Lithgow is exceptional as Mark, playing the laconic role with a sad, expressive face and hesitant, jumpy body language to show what the character is thinking. He conveys beautifully Mark’s disappointments, sensitivity, defensive manner, and longing to form a bond with his son. He speaks softly and deliberately, using as few words as possible, as if he’s gotten out of the habit of talking to people. Mark is haunted by one particular harrowing experience during the war that’s impossible for him to shake. Sudden noises startle him and he doesn’t like to be touched or grabbed.
Macchio is fine as Jack but fails to inject adequate emotion into the role. The script indicates that Jack insists on driving across the country to meet his estranged father, yet after he finds him, an initial coolness never thaws until nearly the fade-out. The film is Mark’s story, of course, but Jack is an integral part of the tale and a stronger performance is needed.
Arndt, as Larry, provides some comic relief in this somber story with his character’s unexpected outbursts, weird sense of humor, and uncontrolled laughter. Interestingly, Arndt served as a helicopter pilot during the Vietnam War, which may have added a touch of stark realism to his portrayal.
Director Rick Rosenthal opens the film with a bloody firefight that shows the dangers of jungle warfare and the moment-to-moment horrors of death and dying. This prologue underscores how devastating and pervasive are the effects and after-effects of war. Rosenthal nicely shows the camaraderie of the bush vets. They accept each other for who they are because they understand, as only a fellow vet can, what they’ve all been through.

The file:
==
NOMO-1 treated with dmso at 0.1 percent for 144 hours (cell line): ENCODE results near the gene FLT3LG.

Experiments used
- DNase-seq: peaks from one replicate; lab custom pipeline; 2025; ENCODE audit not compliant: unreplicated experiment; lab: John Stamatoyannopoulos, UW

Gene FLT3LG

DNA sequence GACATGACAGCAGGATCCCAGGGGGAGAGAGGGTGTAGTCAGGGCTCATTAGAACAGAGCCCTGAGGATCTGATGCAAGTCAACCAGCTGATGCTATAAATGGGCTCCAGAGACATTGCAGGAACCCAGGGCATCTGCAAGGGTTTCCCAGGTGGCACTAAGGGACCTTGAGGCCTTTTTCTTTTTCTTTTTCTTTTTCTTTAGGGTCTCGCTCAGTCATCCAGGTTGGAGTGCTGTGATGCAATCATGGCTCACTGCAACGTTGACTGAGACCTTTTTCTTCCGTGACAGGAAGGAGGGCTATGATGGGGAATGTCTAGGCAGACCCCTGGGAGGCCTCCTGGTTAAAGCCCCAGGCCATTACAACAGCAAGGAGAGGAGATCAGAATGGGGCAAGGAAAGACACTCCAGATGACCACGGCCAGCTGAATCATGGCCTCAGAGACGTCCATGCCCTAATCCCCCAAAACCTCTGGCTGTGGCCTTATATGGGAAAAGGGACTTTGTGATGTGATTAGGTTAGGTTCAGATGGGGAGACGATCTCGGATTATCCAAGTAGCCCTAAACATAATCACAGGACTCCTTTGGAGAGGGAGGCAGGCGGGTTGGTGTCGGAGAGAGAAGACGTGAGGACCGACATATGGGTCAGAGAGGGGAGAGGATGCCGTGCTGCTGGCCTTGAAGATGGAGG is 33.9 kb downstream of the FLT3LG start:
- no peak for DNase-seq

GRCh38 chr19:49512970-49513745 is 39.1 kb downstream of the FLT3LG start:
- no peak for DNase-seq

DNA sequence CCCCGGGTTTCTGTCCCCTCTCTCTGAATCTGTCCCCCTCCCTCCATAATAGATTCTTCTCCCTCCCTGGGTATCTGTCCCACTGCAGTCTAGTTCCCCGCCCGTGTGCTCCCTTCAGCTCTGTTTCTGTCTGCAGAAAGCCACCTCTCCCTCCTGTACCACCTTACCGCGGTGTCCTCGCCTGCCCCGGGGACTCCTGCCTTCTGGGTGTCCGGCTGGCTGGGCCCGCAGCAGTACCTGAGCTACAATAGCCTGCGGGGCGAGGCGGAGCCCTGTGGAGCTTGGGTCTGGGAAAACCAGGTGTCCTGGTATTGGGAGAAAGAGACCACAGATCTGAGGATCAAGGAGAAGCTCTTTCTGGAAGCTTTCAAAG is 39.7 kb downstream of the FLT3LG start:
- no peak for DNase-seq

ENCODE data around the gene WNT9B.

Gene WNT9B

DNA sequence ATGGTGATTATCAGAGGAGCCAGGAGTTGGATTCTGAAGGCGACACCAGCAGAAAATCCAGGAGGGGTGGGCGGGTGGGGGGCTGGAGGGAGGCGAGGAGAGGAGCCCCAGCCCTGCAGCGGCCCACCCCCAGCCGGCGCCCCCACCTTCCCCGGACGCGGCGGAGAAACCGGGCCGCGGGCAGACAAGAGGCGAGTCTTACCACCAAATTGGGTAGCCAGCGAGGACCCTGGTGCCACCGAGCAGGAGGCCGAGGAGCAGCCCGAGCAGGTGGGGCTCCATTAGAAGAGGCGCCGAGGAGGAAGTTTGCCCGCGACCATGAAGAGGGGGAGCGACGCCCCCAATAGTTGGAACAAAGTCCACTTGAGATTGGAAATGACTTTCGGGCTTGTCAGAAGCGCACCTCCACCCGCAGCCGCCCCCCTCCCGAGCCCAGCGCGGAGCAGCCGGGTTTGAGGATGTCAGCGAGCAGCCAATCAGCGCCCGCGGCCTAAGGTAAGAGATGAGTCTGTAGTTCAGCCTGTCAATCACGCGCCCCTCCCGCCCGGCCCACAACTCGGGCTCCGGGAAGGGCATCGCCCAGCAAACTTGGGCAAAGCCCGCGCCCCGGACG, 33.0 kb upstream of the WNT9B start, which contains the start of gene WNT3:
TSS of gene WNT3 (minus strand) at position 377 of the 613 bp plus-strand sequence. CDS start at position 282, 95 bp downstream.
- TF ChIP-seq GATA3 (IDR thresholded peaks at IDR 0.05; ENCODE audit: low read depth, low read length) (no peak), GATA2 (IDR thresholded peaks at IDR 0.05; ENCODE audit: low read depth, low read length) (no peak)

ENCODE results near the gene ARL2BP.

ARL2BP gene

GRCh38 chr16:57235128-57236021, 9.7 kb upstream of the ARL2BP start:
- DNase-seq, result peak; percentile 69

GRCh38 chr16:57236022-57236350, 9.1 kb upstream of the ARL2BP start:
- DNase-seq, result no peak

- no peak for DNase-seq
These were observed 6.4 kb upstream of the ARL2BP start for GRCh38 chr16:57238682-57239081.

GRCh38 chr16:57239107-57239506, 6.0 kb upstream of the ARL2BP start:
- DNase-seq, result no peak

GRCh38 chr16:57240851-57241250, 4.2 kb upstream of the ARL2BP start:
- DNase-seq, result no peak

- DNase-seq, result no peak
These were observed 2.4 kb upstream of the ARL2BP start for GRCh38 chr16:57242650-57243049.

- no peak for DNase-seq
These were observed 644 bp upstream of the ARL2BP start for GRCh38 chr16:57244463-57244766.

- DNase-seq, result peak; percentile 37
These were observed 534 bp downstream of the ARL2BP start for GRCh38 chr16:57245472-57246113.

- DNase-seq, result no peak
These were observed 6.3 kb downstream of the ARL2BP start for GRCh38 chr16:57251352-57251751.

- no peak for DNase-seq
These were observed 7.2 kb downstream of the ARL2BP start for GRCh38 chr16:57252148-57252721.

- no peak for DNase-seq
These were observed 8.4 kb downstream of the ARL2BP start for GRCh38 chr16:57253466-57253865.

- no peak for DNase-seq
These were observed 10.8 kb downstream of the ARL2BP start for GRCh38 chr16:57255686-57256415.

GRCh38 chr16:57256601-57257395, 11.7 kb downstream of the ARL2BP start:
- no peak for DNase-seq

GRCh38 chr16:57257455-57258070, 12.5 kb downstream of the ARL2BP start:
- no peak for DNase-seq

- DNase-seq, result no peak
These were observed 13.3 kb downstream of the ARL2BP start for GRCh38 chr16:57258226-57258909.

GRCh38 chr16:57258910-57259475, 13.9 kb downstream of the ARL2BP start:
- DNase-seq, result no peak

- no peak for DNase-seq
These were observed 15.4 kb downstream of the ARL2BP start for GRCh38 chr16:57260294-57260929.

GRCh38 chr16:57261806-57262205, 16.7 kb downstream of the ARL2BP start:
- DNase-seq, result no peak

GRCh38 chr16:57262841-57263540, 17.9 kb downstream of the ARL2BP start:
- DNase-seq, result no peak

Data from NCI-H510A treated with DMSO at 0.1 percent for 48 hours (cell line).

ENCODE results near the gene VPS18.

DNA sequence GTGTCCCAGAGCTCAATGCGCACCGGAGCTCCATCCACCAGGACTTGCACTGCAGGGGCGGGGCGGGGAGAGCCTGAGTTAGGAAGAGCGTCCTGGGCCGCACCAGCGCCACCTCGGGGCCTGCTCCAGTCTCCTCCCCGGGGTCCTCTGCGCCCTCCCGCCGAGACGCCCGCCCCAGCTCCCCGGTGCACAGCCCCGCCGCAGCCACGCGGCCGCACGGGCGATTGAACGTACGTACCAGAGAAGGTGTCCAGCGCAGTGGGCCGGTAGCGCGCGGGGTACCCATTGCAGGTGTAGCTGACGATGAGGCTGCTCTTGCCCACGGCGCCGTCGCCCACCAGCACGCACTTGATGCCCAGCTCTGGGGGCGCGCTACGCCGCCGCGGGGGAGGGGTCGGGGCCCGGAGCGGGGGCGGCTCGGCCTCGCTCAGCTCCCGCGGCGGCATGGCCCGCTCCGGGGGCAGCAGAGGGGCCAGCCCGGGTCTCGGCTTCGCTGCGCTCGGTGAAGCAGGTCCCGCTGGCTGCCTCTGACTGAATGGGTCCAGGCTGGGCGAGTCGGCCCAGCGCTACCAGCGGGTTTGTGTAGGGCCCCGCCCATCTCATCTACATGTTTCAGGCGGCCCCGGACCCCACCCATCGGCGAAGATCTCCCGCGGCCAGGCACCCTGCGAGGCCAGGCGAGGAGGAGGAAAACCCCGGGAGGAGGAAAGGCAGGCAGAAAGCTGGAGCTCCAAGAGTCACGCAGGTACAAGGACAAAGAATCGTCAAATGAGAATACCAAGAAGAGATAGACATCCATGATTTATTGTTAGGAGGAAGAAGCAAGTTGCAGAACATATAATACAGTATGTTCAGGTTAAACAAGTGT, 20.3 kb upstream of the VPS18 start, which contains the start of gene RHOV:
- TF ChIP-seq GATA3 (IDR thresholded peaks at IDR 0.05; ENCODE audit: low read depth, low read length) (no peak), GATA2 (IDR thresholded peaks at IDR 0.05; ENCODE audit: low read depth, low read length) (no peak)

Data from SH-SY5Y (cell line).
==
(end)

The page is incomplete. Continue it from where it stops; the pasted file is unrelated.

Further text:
The screenplay by Robert Stitzel has its drawbacks. It seems unlikely that Jack’s mother (Janet Margolin) would let her son head off alone to find a father he hasn’t known. Mark’s volatility is established in a few scenes in which we realize he can kill a person with his bare hands unless he holds back or is restrained. A character we’ve seen only fleetingly shows up in the third act to move the plot forward and allow Mark to become heroic. Some viewers may find the ending disappointing, since it doesn’t wrap the story up in typical Hollywood style. We never quite know for sure whether Mark and Jack will fully reconnect because Mark’s post-traumatic demons are so deep-rooted.